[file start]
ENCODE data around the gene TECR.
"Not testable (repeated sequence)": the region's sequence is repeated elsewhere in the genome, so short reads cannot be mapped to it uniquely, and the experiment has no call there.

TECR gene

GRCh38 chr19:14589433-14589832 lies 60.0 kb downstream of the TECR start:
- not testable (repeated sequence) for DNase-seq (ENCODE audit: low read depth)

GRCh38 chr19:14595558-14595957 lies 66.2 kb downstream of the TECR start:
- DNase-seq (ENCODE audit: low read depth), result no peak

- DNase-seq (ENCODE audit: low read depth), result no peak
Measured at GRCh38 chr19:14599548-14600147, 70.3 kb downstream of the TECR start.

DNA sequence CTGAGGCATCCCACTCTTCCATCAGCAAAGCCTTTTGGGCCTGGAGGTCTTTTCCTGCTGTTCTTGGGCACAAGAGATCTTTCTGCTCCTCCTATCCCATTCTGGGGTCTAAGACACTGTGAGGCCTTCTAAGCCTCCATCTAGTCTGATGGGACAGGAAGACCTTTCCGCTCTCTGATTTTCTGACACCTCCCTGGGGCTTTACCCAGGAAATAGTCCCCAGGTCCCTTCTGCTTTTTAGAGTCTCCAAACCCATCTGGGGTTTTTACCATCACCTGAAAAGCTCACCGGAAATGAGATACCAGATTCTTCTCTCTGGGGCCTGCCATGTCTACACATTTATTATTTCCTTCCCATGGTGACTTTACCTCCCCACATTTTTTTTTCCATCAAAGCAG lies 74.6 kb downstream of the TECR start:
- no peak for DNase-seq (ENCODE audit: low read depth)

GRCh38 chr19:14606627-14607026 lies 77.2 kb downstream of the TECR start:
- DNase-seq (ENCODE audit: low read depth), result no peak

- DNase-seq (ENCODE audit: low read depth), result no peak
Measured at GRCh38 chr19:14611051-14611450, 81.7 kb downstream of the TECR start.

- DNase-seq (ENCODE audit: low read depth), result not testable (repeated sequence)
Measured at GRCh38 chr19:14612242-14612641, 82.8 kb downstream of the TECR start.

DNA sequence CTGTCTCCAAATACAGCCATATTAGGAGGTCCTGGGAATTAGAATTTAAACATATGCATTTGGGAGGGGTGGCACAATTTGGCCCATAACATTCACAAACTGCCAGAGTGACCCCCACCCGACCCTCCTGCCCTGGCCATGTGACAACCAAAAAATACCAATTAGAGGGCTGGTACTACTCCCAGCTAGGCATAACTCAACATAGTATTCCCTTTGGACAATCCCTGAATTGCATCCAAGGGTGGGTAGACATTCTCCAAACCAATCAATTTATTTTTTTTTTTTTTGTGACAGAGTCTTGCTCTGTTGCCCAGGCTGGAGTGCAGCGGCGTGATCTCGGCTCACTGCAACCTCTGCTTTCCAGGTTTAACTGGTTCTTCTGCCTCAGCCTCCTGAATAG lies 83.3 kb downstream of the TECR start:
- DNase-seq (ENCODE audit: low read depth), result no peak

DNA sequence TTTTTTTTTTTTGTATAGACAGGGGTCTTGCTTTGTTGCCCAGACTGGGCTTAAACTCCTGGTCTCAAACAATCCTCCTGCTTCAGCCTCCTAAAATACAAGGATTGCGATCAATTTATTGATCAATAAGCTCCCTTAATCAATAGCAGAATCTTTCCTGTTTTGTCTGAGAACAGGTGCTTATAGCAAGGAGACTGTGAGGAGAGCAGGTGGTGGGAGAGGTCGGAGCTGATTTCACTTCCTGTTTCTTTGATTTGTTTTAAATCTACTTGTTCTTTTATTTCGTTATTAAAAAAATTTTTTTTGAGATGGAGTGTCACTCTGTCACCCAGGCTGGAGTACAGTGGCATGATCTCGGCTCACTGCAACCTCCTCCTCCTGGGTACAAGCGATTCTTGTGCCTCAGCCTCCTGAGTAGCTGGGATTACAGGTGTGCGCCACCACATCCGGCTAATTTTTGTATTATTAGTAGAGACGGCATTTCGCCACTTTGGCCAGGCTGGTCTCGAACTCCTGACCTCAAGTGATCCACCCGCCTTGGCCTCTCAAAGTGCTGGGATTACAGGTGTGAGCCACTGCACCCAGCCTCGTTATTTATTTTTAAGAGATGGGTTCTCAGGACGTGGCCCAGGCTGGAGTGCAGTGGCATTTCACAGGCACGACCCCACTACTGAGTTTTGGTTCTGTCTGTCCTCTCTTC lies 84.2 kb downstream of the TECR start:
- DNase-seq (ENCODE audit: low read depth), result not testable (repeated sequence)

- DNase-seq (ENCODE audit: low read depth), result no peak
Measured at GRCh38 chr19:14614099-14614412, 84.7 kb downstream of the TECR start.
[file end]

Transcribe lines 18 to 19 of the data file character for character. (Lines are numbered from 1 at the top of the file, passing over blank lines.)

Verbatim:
DNA sequence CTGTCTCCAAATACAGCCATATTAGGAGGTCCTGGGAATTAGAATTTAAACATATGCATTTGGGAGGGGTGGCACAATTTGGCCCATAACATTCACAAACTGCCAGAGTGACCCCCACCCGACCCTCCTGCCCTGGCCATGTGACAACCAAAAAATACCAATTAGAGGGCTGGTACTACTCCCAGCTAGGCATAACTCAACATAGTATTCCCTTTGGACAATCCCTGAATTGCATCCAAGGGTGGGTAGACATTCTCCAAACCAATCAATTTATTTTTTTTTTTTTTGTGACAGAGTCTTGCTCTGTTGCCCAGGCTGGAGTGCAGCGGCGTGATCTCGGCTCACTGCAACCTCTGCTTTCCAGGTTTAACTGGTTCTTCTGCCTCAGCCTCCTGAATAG lies 83.3 kb downstream of the TECR start:
- DNase-seq (ENCODE audit: low read depth), result no peak